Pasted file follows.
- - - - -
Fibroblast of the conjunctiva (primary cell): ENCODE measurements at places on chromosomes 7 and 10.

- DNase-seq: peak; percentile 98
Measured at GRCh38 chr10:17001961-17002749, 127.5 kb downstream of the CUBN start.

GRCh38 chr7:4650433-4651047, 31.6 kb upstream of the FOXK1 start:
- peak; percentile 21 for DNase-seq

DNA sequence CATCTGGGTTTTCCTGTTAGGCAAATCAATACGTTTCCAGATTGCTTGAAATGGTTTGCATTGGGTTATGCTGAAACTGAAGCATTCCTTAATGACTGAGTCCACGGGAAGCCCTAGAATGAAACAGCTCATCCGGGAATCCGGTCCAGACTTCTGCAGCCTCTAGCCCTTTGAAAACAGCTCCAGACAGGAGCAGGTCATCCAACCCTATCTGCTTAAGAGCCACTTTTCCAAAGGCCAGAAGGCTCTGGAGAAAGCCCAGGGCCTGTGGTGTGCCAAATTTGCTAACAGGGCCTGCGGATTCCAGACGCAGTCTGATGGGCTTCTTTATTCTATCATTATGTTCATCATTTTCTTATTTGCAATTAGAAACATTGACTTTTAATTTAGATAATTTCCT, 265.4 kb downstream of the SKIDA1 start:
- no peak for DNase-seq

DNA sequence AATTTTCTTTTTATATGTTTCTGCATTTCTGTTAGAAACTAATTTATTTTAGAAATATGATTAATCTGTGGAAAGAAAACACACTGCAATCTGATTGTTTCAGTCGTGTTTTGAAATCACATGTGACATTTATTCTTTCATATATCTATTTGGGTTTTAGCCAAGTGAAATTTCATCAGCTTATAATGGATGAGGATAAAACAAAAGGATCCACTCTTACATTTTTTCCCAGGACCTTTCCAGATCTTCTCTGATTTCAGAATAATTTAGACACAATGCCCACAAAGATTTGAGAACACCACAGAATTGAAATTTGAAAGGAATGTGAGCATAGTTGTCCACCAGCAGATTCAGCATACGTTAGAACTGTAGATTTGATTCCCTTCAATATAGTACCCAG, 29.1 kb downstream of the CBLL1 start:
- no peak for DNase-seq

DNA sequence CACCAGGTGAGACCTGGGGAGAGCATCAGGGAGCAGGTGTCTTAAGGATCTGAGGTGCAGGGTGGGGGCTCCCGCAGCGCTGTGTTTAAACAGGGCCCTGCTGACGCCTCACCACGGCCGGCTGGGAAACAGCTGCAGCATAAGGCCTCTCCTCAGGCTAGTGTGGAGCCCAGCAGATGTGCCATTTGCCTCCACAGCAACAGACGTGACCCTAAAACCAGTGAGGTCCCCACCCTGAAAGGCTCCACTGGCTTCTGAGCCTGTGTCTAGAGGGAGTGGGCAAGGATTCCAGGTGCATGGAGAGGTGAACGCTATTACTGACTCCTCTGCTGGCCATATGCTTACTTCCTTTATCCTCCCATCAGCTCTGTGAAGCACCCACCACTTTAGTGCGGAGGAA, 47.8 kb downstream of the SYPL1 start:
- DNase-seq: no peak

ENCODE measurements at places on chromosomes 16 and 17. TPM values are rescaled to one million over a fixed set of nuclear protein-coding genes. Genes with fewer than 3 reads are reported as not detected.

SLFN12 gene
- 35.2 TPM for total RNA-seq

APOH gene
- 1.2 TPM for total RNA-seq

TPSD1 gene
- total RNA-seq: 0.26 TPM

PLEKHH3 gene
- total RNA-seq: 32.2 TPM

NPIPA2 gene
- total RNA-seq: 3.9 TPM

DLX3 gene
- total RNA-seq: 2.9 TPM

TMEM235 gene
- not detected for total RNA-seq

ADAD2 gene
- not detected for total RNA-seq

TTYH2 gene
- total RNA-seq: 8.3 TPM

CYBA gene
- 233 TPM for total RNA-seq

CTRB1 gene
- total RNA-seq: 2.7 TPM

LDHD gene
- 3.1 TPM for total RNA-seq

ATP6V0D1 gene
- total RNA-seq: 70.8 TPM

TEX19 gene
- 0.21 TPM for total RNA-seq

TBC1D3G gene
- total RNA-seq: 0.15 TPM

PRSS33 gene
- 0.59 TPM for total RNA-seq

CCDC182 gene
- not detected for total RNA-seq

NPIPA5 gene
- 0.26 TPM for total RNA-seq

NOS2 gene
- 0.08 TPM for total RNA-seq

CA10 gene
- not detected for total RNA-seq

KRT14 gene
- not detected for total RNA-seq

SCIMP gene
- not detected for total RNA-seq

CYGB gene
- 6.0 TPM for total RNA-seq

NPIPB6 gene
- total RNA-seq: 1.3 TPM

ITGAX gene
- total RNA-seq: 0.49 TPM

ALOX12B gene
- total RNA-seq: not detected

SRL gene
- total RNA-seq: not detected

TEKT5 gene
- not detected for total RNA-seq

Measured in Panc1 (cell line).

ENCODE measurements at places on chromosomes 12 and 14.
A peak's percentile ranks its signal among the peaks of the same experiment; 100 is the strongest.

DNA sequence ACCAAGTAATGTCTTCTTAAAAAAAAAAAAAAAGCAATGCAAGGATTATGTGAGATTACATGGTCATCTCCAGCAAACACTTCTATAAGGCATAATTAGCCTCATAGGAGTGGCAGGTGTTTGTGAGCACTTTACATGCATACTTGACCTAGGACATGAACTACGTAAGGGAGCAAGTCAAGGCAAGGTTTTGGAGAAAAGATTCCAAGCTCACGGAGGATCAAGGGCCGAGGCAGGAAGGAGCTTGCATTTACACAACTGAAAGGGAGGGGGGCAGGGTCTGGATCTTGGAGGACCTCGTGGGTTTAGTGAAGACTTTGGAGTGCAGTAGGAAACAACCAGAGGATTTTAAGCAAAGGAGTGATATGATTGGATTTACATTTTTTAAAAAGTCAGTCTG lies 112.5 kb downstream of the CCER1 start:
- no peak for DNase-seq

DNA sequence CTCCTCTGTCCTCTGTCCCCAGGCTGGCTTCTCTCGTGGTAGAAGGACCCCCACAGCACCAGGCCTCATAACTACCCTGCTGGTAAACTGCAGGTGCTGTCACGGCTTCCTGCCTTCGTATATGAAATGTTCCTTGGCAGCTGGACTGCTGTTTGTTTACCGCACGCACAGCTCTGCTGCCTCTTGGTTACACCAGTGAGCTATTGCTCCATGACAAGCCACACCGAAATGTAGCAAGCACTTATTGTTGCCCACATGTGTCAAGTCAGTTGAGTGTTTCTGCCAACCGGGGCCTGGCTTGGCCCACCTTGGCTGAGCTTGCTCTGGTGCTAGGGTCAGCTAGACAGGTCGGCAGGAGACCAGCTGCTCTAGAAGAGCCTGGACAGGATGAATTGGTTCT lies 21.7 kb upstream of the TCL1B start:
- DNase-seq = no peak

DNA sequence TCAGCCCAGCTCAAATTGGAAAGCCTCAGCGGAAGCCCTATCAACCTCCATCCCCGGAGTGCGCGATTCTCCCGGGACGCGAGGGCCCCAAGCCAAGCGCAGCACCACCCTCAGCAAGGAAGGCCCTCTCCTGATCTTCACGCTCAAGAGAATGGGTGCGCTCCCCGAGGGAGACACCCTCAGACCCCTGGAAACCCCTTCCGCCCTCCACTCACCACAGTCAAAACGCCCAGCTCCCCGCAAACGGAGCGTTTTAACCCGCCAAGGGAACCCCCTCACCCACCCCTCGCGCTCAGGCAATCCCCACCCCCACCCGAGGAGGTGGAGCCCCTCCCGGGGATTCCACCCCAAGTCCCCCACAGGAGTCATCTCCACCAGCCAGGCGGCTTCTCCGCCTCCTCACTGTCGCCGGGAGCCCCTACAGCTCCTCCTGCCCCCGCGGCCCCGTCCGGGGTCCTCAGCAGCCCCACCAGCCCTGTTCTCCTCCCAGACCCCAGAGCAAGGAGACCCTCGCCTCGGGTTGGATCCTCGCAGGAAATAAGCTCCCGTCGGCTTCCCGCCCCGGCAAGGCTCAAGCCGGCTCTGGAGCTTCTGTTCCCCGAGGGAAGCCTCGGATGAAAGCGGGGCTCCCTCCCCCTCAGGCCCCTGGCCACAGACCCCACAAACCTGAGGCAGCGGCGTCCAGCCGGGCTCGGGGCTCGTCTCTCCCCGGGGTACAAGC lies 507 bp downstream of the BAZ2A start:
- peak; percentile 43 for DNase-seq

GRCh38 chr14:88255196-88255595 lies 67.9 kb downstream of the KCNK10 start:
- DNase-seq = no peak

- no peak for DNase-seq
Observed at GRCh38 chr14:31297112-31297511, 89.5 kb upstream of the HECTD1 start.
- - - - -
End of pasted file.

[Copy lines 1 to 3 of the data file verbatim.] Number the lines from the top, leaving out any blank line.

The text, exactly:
Fibroblast of the conjunctiva (primary cell): ENCODE measurements at places on chromosomes 7 and 10.

- DNase-seq: peak; percentile 98
Measured at GRCh38 chr10:17001961-17002749, 127.5 kb downstream of the CUBN start.